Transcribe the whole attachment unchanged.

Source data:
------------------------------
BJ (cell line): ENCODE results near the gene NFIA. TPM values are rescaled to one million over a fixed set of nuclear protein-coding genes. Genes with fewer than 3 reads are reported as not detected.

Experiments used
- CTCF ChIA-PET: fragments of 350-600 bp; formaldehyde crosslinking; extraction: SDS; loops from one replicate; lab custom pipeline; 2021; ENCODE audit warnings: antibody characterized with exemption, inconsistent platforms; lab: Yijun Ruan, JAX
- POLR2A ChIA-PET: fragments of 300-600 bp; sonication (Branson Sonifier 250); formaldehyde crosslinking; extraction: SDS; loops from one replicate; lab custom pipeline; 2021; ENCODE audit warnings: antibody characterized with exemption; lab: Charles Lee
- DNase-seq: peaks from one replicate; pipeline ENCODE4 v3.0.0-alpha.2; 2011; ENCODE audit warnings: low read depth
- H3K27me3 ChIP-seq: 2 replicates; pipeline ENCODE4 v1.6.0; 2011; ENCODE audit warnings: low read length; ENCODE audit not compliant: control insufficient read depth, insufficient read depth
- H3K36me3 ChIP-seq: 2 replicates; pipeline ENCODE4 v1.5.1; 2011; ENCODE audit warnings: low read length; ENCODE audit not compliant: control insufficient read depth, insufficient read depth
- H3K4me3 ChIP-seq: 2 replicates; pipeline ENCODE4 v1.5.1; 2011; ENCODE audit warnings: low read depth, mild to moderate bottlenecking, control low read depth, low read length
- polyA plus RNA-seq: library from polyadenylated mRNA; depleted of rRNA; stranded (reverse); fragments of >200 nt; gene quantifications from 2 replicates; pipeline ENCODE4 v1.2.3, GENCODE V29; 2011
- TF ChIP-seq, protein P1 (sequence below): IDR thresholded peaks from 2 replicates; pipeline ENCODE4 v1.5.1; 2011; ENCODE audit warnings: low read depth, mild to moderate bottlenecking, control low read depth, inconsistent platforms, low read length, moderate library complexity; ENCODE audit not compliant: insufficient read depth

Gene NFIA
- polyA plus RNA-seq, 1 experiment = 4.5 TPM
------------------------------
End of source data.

BJ (cell line): ENCODE results near the gene NFIA. TPM values are rescaled to one million over a fixed set of nuclear protein-coding genes. Genes with fewer than 3 reads are reported as not detected.

Experiments used
- CTCF ChIA-PET: fragments of 350-600 bp; formaldehyde crosslinking; extraction: SDS; loops from one replicate; lab custom pipeline; 2021; ENCODE audit warnings: antibody characterized with exemption, inconsistent platforms; lab: Yijun Ruan, JAX
- POLR2A ChIA-PET: fragments of 300-600 bp; sonication (Branson Sonifier 250); formaldehyde crosslinking; extraction: SDS; loops from one replicate; lab custom pipeline; 2021; ENCODE audit warnings: antibody characterized with exemption; lab: Charles Lee
- DNase-seq: peaks from one replicate; pipeline ENCODE4 v3.0.0-alpha.2; 2011; ENCODE audit warnings: low read depth
- H3K27me3 ChIP-seq: 2 replicates; pipeline ENCODE4 v1.6.0; 2011; ENCODE audit warnings: low read length; ENCODE audit not compliant: control insufficient read depth, insufficient read depth
- H3K36me3 ChIP-seq: 2 replicates; pipeline ENCODE4 v1.5.1; 2011; ENCODE audit warnings: low read length; ENCODE audit not compliant: control insufficient read depth, insufficient read depth
- H3K4me3 ChIP-seq: 2 replicates; pipeline ENCODE4 v1.5.1; 2011; ENCODE audit warnings: low read depth, mild to moderate bottlenecking, control low read depth, low read length
- polyA plus RNA-seq: library from polyadenylated mRNA; depleted of rRNA; stranded (reverse); fragments of >200 nt; gene quantifications from 2 replicates; pipeline ENCODE4 v1.2.3, GENCODE V29; 2011
- TF ChIP-seq, protein P1 (sequence below): IDR thresholded peaks from 2 replicates; pipeline ENCODE4 v1.5.1; 2011; ENCODE audit warnings: low read depth, mild to moderate bottlenecking, control low read depth, inconsistent platforms, low read length, moderate library complexity; ENCODE audit not compliant: insufficient read depth

Gene NFIA
- polyA plus RNA-seq, 1 experiment = 4.5 TPM